4th April 2010
The address may have a certain appeal...
...though the location gives cause for concern.
The site of Cliff Farm (or Cliff Top Farm) at the boundary of Ulrome and Skipsea is now completely cleared. Maps placing the farm in relation to previous cliff line positions are available here.
Privately built defences to protect Ulrome’s seafront from the eroding power of the waves make up in mass what they may lack in elegance.
A similar design is used for a nearby revetment.
Unfortunately, the waves find weaknesses...
...and all comes tumbling down.
Sometimes it’s difficult to imagine the destructive force of the sea.
10th June 2012
The beach at Ulrome to the north of the protected seafront.
A view in the opposite direction shows how the defended area projects from the retreating cliff line.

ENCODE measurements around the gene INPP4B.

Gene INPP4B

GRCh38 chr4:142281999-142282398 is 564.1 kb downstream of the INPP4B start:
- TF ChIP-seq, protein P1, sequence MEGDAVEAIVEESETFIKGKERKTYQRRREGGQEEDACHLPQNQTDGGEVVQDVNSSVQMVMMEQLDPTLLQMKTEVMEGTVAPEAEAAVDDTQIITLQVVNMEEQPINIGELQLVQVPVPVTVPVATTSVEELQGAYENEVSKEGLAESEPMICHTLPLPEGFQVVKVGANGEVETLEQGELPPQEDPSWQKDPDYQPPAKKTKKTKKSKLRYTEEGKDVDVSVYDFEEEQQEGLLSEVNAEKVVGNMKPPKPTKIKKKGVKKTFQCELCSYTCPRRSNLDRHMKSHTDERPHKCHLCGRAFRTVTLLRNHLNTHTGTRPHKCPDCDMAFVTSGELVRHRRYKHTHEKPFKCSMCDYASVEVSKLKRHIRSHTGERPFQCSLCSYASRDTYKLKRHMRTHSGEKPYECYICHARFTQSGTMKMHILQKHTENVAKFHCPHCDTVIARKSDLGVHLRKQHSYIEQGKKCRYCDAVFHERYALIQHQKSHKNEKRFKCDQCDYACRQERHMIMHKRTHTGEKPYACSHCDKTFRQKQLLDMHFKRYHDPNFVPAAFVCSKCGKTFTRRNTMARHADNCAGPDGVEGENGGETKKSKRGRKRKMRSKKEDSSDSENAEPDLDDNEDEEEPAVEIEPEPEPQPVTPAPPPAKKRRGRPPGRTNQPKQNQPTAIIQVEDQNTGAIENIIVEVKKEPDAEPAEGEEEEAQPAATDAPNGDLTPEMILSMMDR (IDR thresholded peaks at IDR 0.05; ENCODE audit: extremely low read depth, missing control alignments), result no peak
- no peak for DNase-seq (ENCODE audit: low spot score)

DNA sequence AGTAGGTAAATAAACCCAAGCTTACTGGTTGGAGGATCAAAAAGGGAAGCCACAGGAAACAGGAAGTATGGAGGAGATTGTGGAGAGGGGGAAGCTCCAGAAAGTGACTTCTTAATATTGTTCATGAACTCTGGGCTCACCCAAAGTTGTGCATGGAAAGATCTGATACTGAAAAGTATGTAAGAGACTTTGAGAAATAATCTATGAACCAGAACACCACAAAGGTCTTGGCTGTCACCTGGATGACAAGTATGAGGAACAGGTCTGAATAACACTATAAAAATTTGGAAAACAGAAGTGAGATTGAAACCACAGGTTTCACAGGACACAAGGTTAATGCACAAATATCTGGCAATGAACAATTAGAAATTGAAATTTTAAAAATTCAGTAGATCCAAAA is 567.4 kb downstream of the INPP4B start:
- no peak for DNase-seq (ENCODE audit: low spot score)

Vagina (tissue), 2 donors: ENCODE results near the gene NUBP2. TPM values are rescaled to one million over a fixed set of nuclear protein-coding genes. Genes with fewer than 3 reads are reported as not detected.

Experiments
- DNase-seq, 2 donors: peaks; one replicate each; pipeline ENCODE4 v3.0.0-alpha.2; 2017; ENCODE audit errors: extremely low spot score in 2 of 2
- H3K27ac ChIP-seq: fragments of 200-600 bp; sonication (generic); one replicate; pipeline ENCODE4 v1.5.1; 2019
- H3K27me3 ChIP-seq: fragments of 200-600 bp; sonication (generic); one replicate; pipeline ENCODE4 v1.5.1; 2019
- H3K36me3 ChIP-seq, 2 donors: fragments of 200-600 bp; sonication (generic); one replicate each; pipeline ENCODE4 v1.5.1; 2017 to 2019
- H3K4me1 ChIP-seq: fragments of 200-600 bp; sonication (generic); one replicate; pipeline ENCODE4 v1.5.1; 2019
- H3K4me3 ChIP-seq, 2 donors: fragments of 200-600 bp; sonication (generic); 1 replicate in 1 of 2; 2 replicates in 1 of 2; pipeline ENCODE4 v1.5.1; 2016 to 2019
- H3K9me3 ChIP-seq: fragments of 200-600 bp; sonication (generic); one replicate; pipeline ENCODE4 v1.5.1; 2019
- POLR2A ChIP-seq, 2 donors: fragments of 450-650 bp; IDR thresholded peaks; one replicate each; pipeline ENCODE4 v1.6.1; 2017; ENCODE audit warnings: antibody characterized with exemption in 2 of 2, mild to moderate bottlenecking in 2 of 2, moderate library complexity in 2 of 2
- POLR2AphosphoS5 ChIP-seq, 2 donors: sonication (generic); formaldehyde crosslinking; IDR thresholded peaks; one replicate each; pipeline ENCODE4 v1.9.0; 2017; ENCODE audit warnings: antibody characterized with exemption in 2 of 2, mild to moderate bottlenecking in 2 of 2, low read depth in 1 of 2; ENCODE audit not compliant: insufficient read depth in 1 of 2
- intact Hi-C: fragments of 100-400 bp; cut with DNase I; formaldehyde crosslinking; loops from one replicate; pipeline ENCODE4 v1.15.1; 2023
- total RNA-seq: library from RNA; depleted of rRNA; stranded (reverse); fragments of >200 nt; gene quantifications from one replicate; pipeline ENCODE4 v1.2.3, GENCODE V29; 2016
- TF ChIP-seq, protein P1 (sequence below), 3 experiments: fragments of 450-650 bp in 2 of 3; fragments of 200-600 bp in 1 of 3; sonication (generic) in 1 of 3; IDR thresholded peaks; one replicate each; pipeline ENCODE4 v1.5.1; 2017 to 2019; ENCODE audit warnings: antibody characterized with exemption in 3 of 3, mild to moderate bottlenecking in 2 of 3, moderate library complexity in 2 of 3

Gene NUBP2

The sea sprays the frontage...
...as it pounds the base.
At the southern end, the defences have crumbled...
...and the rate of erosion is increased.
The soft cliffs provide instances of slumping, separation, and blocky falls.
Receding coastline south of the Ulrome sea defences, which are seen in the distance. [Picture taken 26th May 2012.]
Cliff loss between Ulrome and Skipsea
represents an example of the terminal groyne effect
Taken on 4th December 2013, this photograph may be the last to capture the Ulrome seawall intact. Note the section framed in red.
Arriving the following day, a storm surge caused the framed section to collapse. This picture and the next two are dated 15th December 2013.
Holiday caravans were left hanging at the edge. One was not retrieved in time and later fell to destruction.
At the break, the wall is pulled out of alignment.
Before and after pictures indicate the energy of storm surge waters
[4th December 2013 / 15th December 2013].